We reserve some inventory in every NuVoodoo Ratings Prospects Study to ask about contesting and prizes. These questions often follow up on issues raised by clients in the course of conducting perceptual studies or marketing programs.
From prior studies, we know cash prizes as small as $100 generate significant interest among likely contest players. But, a client told us that many winners never bothered to pick up $100 prizes. So, we asked respondents to imagine that they had won prizes of different values, but they would have “to pick the prize up from the radio station during regular weekday business hours and it would take at least a half hour to get there.” Then we asked if they felt they’d actually take the time to pick up the prize. Among likely PPM participants, only about two thirds believed they’d bother going out of their way for $100 (and far lower among those who are unlikely to end up in the PPM panel).
But, why would nearly a 20% ignore picking up $1000? It turns out radio station contests face another headwind: Trust. Among the pool of likely PPM participants, roughly half believe radio station contests are rigged – and over half among 18-44’s. If you think the time spent traveling to a radio station during a time of day when you need to work (or eat your lunch) is going to result in a runaround, there’s a strong disincentive to making the effort in the first place.
Among likely PPM participants who think that most radio station contests are rigged, some are aware that stations are trying to extract more listening, while even more complain about their inability to contact the station. A lack of transparency also comes into play, with groups complaining they don’t see or hear the prize drawings or they have suspicions most of the prizes aren’t actually given away.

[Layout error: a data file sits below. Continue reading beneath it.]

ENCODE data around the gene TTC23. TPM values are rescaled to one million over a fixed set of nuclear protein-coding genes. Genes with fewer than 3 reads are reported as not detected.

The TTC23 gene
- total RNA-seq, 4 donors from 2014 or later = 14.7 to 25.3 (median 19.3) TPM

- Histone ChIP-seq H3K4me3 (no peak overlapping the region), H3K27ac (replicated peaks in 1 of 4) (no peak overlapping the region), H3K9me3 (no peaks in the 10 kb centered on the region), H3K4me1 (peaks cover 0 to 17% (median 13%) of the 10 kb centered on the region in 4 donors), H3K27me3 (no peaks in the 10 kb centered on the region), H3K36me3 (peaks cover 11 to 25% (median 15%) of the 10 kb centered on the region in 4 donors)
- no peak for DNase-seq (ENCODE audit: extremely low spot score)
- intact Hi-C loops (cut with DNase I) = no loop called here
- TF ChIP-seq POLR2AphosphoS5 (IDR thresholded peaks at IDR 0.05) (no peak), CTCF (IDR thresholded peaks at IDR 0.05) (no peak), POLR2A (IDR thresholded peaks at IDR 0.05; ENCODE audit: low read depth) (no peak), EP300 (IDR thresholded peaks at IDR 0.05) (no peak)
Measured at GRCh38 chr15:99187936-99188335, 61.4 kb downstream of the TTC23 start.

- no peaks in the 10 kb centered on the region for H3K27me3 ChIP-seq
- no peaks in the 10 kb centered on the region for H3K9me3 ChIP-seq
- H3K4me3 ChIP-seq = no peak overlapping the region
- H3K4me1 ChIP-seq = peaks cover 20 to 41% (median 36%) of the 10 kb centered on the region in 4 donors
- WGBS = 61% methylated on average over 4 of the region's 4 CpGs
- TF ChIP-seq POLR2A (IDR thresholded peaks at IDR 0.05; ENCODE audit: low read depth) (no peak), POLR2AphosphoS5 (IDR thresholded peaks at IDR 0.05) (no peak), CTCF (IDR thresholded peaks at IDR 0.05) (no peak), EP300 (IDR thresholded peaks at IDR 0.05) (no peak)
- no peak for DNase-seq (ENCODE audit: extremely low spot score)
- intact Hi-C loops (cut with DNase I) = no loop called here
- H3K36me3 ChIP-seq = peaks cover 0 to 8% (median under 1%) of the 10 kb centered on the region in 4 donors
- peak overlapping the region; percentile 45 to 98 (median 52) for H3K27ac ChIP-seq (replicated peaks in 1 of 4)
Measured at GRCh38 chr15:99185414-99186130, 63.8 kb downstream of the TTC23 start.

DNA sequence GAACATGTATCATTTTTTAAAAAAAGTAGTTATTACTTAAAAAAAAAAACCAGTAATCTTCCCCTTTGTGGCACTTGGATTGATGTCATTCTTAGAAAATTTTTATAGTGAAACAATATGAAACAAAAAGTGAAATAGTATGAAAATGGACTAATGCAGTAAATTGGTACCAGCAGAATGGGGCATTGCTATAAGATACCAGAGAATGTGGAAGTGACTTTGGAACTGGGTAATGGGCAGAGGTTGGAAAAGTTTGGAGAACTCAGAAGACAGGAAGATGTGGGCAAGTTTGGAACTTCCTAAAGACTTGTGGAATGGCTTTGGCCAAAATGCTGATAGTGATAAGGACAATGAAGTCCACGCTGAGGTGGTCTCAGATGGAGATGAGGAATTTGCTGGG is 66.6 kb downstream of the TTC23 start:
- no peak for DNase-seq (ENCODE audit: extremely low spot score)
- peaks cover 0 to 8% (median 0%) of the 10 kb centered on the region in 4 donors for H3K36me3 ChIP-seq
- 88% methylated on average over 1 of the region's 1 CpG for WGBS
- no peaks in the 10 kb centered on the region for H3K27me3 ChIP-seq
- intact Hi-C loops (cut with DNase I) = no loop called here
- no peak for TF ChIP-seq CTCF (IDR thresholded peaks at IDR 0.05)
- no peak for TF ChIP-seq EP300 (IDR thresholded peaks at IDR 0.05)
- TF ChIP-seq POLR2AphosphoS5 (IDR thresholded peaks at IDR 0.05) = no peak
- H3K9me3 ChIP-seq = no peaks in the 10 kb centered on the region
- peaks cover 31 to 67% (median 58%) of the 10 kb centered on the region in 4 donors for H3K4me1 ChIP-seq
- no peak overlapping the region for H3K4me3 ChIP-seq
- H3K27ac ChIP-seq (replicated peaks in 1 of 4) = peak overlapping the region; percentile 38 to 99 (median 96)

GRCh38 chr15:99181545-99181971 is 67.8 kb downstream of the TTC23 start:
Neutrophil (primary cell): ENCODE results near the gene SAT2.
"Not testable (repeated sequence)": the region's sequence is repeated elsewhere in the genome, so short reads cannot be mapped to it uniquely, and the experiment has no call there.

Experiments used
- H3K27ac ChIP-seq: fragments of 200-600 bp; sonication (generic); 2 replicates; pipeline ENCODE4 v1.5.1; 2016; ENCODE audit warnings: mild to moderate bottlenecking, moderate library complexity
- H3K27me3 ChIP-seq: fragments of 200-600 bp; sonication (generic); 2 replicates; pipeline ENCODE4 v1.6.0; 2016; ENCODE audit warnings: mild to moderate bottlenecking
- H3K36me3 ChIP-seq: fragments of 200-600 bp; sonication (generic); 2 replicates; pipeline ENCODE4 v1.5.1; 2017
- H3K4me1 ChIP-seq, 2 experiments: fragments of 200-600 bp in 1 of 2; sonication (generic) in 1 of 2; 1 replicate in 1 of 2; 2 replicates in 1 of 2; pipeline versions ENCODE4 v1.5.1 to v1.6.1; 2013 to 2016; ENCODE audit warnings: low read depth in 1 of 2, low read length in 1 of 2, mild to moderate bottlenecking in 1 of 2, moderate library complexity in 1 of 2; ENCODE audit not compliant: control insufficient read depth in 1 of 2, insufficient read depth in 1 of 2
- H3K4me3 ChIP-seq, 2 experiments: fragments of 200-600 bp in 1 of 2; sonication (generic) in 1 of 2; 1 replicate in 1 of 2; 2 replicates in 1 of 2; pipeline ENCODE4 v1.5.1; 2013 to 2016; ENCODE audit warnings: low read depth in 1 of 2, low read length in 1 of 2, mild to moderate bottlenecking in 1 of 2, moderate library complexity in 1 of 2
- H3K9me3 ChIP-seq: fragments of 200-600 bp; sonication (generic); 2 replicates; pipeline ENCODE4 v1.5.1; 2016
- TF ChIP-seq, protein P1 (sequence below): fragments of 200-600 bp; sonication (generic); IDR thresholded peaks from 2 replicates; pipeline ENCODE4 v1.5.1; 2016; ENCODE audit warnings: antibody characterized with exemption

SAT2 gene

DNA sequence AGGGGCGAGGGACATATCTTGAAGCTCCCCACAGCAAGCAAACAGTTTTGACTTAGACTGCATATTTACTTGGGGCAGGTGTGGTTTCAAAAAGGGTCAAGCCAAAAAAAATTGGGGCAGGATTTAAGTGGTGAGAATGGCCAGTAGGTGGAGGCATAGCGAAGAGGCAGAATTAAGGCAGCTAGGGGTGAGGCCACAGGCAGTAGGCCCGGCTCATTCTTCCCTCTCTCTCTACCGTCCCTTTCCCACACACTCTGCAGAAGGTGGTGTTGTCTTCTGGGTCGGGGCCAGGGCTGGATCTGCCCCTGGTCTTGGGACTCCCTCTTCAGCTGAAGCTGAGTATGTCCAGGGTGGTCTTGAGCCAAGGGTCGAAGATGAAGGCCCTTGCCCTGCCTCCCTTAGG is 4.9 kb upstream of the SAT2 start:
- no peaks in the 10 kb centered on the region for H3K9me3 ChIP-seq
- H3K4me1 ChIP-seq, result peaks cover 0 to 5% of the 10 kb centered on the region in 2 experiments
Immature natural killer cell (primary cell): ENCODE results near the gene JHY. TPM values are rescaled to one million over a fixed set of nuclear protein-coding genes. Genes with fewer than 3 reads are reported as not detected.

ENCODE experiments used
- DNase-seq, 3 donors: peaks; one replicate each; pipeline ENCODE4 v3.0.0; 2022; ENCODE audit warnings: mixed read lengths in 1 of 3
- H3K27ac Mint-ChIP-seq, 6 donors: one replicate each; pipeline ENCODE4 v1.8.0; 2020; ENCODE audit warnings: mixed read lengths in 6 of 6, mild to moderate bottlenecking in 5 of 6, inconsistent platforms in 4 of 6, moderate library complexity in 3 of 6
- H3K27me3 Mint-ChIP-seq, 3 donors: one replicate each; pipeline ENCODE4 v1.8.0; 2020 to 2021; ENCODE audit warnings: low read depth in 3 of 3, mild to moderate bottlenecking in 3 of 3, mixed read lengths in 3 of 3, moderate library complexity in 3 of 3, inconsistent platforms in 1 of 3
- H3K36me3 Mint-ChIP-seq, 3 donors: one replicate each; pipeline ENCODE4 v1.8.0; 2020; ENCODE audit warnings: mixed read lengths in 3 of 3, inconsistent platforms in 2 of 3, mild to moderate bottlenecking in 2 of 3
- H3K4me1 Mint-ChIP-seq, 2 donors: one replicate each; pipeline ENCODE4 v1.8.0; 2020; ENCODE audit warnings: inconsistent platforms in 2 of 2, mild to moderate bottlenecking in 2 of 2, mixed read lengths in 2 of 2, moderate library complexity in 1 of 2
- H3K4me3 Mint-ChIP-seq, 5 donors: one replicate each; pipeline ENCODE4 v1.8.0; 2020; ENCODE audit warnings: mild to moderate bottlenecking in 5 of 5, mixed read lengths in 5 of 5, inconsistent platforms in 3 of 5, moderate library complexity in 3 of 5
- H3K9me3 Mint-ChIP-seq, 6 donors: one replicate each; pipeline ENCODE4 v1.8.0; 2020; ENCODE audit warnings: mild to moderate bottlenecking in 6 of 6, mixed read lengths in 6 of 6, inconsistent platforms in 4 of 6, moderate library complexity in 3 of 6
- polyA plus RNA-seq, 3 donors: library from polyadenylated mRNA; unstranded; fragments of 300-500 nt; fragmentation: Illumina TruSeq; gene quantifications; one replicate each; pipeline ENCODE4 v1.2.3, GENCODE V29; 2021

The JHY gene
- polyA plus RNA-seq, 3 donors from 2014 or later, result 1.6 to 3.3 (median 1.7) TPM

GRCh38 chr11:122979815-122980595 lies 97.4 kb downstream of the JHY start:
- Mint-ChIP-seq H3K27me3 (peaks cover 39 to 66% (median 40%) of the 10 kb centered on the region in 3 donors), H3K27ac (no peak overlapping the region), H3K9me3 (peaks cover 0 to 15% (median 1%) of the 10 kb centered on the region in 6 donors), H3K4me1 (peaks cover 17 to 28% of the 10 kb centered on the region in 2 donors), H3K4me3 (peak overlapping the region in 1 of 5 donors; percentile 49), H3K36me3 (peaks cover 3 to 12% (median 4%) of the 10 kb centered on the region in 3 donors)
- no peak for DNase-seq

It all points to a need for greater transparency in radio contests. While these issues are less important to the large numbers of listeners who are not susceptible to contests, they’re very important to the smaller group whose listening stations want to manipulate. It needs to be standard practice to make these things as open as possible.
We can imagine showing prize drawings on Facebook Live – and involving listeners when possible. Consider setting up special groups on Social Media and offering email blasts for listeners who want extra chances at station prizes (in exchange for more of their personal information for our database). Make sure listeners who email or comment on station Social Media channels get thoughtful, timely responses. And, empower staffers to answer listener phone calls; the people who call are disproportionately likely to be the people we most want to influence.
Consumers demand more transparency from all businesses in 2016. Radio stations need to give high touch, human-scaled service to keep their edge in the face of new media competition.